Organisations looking to fill engaging slots in their talks programmes for members will surely find just the job from the selection of talks offered below. Most talks take approximately one hour and are fully illustrated. To book a talk send an email via the link below, and provide a contact number.
Nurseries and malting, treadwheel and commenting; and much evasion of dues. All can be discovered within a few hundred yards of The Crown PH – although many locals had other names for this spot.
No better place to live than near a stream or two, and watch the militias at play – or work. To live here was once to live life on the edge and beyond. We worked the land and saw the railway arrive; we also witnessed the hamlet change before our eyes. Eventually, they brought the school to us – well, almost.
St Albans, even Fleetville, played key parts in real life dramas played out across the world in refugee camps during and following the Second World War. Here is the author's personal view and involvement in the rescue of children who have grown to play a full part in their country's future.
St Albans' fourth cinema; the one no-one's even heard of. But it did exist. No-one paid to see a show there, and the entrepreneur who came to run it had already cut his teeth in bigger towns and at grander show buildings. Wasn't Fleetville lucky? However, the biggest show of all was the drama played out at the Town Hall.
This is the story of a missing community; one that came, lived out its existence and then disappeared. It was a community dedicated to the social and medical care of thousands of patients over a period of a century. Today, there is a new community forging different lives; but this is the story of what was.
This is not a "nothing" area; it is a little place full of connections; its history runs quietly deep. Both road and rail have linked disparate communities, and their members have played a part in some of the country's key economic and social changes, from leisure to food, and fashion to education.
This talk builds the story of the east side of the city, and carved out its largest parish, St Peter. From a largely agricultural base, unable to sustain its large workforce, the district grew homes and factories instead. Thus it became the engine house of St Albans.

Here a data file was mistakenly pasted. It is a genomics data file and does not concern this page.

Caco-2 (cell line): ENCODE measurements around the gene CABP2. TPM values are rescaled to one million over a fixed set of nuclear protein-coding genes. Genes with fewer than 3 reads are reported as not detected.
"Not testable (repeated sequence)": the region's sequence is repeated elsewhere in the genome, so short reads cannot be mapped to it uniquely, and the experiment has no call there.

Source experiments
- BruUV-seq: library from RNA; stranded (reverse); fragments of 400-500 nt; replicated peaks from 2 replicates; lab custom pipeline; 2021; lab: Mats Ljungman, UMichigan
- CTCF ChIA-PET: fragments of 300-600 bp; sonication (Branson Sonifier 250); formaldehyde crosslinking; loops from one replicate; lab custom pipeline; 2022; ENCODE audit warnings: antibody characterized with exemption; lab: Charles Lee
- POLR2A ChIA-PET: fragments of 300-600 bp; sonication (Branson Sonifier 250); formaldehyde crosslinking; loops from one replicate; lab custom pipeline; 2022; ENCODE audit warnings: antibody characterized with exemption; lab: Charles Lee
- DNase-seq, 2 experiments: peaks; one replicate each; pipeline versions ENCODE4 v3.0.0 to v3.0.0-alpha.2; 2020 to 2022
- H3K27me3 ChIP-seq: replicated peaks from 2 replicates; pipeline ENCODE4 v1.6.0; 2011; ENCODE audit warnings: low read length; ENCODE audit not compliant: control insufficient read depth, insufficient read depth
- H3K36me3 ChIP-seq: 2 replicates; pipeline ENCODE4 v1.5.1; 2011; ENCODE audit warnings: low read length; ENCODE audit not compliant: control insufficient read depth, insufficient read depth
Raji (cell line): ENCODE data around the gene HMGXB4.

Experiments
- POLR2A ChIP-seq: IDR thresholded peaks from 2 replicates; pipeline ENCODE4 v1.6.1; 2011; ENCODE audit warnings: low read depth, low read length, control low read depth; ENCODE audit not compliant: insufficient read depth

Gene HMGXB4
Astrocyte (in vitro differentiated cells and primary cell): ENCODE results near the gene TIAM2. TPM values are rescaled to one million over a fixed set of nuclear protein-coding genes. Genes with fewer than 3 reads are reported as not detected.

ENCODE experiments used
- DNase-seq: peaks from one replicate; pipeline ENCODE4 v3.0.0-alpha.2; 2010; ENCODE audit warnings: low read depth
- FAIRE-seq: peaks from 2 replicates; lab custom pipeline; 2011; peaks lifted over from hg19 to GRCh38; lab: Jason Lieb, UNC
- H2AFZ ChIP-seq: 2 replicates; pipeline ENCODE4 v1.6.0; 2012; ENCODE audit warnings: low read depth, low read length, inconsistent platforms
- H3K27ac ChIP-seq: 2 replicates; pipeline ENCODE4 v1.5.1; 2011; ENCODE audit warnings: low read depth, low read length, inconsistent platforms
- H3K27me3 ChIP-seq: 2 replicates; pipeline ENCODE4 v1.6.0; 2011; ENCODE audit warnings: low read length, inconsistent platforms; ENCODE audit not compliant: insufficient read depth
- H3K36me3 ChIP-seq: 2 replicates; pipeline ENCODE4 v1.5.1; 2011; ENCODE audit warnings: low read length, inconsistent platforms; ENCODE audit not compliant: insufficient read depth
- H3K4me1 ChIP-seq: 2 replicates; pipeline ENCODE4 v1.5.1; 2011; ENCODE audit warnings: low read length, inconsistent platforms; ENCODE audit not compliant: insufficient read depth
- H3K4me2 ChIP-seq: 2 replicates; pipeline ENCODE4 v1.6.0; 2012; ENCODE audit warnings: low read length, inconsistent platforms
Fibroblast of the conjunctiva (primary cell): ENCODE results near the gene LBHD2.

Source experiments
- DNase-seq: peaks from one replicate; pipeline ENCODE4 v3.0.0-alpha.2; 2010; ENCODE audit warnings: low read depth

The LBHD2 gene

The Herts Advertiser has witnessed the entirety of the East End's history – and more. And from the first decade of the twentieth century the newspaper illustrated its reports with photographs. The speaker re-photographed all of those which were published following a massive act of historical vandalism. He chooses thirty pictures which chart a story of the city through the inter-war years and into the modern era.
One missing manor, then another; a Cromwell connection and then a takeover. People have been fed from the land here for two millennia. Nowadays, everyone seems to want to live here, but there is still archaeology to be had.
There was no planning or order here; no-one in control. But there were plenty of opportunities; and penalties to be paid as well. Politics played a major role, and some of the social issues of the time left their mark. This is the talk where we actually discover the origin of St Albans' Own East End.
Villages tended to be forgotten in the developing role of children's education. Classrooms there were in London Colney, though they might not have been easily recognised as such; note the absence of play spaces. How fortunate everyone considered the 1930s to have been when, for the first time, villagers could say with pride, "now that's a proper school."
The second talk of the pair; the daughter institution of adjacent Hill End. Its life began in the 1930s and, like its parent, pioneered treatments and therapies to provide better lives for its patients. They then went out into the world to make it happen. Newcomers have since arrived to build new lives.
Many people paid dearly; while others played the evasion game. This is the story of the Reading & Hatfield Turnpike Road – the 18th and 19th century Hatfield road in all its controversial glory. We think we suffer from potholes; you should have seen it then.
This talk comprises a small collection of three or four shorter stories. The composition will vary according to the occasion, depending on the venue or topicality. But they will inevitably include accounts you are unlikely to have previously encountered.
It doesn't matter where they come from, but arrive they do. In boxes and albums from attics and cupboards, there is an increasing collection of pictures now available to share. Each one tells a particular story related in some way to Fleetville or the wider East End. This talk uses twenty-five such images. Sit back and enjoy.
© 2020 St Albans' Own East End Mike Neighbour